More than 80 percent of Democratic voters in the Texas counties where Mrs. Clinton had her largest victory margins went on to vote in the U.S. Senate race, the leading statewide contest on the ballot after the presidential race. By contrast, only 71 percent of voters in Mr. Obama’s strongest counties did.
In Dallas County, where Mr. Obama got nearly two-thirds of the vote, the falloff was nearly 30 percent.
…. The numbers suggest that many Obama voters were drawn singularly to him and might not return in the fall if he’s not the nominee — blunting the flood of new voters who Democrats hope will help revive the party in Texas and sweep it into the White House.
….”To get these people to return to the polls in November, the odds are much better if Barack Obama is the nominee,” [Obama volunteer Glenn Smith] said.
There are, obviously, two possible storylines here. #1: Smith is right. Obama is generating a lot of excitement among new voters who might not return to the polls in November if he’s not on the ballot. That’s bad news if he loses the nomination. #2: Obama might attract a lot of new voters in November, but his coattails will be small because many of these voters don’t really care about the Democratic Party. They only care about Obama. That’s bad news if he wins the nomination.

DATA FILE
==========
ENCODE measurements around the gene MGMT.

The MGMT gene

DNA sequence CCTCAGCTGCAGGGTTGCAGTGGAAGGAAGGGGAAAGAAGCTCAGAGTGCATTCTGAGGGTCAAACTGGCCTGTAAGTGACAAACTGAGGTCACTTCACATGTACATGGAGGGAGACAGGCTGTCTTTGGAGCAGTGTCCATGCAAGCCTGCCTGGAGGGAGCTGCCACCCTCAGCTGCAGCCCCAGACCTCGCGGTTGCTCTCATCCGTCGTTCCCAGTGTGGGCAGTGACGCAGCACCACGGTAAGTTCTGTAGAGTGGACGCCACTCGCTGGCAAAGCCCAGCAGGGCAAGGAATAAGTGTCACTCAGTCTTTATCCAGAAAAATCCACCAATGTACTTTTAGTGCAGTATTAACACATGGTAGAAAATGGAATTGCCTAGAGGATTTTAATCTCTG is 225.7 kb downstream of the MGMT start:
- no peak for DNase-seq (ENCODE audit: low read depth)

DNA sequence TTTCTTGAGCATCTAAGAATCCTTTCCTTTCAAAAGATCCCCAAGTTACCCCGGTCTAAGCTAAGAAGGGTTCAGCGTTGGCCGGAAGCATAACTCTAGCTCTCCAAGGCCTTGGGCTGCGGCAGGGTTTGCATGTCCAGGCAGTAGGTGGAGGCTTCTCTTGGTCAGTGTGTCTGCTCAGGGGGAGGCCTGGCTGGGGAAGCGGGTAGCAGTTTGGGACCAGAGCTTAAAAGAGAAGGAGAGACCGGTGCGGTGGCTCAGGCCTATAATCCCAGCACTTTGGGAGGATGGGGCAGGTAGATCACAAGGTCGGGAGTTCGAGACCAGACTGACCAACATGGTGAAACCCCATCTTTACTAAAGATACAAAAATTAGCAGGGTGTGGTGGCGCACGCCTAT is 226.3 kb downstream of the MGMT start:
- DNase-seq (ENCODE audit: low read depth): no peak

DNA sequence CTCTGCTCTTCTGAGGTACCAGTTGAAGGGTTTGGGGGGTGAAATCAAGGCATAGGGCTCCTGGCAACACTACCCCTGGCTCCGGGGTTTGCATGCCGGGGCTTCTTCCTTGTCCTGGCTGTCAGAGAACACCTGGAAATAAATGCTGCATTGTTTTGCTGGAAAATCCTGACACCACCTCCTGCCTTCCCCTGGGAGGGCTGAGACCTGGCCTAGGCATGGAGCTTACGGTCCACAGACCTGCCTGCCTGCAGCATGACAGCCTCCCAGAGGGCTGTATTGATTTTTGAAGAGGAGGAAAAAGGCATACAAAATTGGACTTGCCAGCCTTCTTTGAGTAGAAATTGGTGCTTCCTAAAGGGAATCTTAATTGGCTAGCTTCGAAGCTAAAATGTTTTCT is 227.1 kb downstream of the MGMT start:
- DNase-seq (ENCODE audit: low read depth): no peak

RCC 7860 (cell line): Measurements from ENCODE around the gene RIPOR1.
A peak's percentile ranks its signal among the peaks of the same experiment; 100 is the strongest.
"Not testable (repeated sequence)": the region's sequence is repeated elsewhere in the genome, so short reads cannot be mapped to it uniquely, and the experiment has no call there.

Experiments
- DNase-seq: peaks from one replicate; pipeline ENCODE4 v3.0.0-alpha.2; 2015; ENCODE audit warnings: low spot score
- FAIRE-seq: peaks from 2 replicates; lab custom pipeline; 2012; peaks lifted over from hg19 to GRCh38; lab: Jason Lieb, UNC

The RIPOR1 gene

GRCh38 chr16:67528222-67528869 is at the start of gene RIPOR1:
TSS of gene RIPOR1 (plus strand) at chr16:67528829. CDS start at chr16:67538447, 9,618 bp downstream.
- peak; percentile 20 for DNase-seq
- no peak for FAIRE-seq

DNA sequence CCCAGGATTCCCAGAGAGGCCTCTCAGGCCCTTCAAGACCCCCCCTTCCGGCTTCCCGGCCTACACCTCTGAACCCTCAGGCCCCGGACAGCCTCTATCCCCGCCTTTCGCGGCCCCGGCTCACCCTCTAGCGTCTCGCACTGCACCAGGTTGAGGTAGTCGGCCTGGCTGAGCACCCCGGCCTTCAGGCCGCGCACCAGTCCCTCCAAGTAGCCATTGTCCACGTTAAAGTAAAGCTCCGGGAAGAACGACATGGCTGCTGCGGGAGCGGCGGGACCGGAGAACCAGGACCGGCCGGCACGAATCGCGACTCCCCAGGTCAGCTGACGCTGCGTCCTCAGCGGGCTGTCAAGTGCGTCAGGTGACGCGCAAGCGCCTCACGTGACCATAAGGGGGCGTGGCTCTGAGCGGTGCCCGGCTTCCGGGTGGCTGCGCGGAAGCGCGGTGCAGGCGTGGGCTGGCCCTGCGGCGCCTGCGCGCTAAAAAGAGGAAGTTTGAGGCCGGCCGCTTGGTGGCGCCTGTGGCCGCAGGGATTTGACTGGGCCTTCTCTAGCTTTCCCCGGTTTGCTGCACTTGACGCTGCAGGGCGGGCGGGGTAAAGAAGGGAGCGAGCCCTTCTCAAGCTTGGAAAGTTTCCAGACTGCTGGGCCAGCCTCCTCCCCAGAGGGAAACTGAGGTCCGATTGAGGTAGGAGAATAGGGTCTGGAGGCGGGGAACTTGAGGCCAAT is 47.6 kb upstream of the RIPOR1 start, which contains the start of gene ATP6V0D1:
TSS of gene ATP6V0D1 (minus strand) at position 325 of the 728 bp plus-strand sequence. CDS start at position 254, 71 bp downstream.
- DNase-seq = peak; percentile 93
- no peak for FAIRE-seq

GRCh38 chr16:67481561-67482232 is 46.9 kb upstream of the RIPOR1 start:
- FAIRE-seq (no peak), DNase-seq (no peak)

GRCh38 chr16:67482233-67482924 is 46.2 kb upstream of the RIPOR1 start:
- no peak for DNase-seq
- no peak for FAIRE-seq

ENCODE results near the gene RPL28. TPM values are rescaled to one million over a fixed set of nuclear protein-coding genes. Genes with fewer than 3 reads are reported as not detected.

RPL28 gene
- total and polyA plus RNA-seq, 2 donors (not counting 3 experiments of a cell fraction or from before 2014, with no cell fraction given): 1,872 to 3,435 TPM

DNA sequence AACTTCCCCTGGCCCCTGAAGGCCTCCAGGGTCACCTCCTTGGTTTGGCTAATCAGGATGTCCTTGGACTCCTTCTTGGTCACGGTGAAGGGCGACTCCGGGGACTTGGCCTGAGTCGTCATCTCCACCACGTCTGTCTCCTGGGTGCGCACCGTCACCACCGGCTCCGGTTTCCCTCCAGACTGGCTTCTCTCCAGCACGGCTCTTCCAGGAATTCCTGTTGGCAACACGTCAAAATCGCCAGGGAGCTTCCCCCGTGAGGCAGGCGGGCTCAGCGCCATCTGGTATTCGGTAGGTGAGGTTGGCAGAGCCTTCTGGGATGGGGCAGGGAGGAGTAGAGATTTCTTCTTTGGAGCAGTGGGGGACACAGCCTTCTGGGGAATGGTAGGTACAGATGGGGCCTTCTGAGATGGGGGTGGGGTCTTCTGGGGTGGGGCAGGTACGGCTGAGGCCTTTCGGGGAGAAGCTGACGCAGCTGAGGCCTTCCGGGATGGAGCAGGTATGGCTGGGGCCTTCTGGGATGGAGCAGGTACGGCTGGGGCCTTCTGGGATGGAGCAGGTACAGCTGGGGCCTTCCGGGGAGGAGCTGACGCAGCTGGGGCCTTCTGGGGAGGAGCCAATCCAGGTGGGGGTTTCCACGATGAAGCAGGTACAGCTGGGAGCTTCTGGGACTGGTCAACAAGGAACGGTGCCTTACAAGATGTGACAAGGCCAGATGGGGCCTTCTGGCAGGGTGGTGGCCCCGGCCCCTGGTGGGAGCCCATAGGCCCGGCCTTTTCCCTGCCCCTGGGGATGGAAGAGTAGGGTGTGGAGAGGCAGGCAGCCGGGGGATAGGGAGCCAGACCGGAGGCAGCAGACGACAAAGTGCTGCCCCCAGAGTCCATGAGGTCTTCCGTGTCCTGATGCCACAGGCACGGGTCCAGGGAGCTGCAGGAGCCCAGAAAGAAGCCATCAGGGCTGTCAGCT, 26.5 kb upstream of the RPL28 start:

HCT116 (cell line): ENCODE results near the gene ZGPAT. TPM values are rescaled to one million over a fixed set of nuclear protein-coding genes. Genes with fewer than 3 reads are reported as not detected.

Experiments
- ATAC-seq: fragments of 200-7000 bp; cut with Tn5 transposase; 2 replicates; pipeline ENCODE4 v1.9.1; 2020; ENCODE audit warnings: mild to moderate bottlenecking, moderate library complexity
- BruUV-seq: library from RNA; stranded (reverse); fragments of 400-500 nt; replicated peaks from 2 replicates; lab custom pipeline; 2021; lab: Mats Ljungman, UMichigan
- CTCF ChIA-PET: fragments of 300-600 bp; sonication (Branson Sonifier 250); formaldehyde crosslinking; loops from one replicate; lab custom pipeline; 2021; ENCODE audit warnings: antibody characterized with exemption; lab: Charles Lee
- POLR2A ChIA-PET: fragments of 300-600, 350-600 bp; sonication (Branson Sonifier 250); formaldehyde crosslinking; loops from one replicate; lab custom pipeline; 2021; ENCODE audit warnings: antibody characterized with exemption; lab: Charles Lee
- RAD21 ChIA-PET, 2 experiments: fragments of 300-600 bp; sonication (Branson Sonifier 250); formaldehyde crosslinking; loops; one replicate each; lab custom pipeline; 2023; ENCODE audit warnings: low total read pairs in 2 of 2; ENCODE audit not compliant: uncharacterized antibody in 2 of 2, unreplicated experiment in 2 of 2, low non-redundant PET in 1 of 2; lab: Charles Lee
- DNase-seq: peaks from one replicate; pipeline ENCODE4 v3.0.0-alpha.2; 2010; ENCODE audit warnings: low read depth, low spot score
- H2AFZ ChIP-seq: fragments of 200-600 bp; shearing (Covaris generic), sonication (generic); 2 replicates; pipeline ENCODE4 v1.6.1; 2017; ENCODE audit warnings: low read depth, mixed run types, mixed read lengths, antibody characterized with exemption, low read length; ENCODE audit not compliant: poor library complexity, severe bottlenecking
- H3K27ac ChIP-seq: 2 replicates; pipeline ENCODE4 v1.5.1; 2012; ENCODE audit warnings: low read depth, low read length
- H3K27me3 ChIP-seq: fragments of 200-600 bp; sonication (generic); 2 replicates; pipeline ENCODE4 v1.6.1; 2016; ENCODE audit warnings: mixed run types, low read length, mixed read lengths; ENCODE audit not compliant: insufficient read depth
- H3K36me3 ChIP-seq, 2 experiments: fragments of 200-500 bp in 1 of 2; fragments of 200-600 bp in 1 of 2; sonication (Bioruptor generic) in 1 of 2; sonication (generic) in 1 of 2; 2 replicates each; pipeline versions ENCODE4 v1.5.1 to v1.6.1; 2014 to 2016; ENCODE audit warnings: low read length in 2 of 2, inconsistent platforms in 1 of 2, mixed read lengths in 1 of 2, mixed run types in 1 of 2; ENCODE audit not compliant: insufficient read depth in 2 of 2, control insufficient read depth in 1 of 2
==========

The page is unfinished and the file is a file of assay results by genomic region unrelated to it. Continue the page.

I’d have to noodle over this a bit before I came to any firm conclusions about which story is more likely. Maybe both are. But my first guess is that Obama isn’t doing a hard sell on the Democratic Party right now because he doesn’t have to. He’s running in a Democratic primary, after all. However, that will all change when the convention is over, and I imagine that after Labor Day he’ll be pretty effective at convincing his fans to vote for downticket Democrats. Off the top of my head, I’d say the DMN analysis is interesting, but probably not worrisome.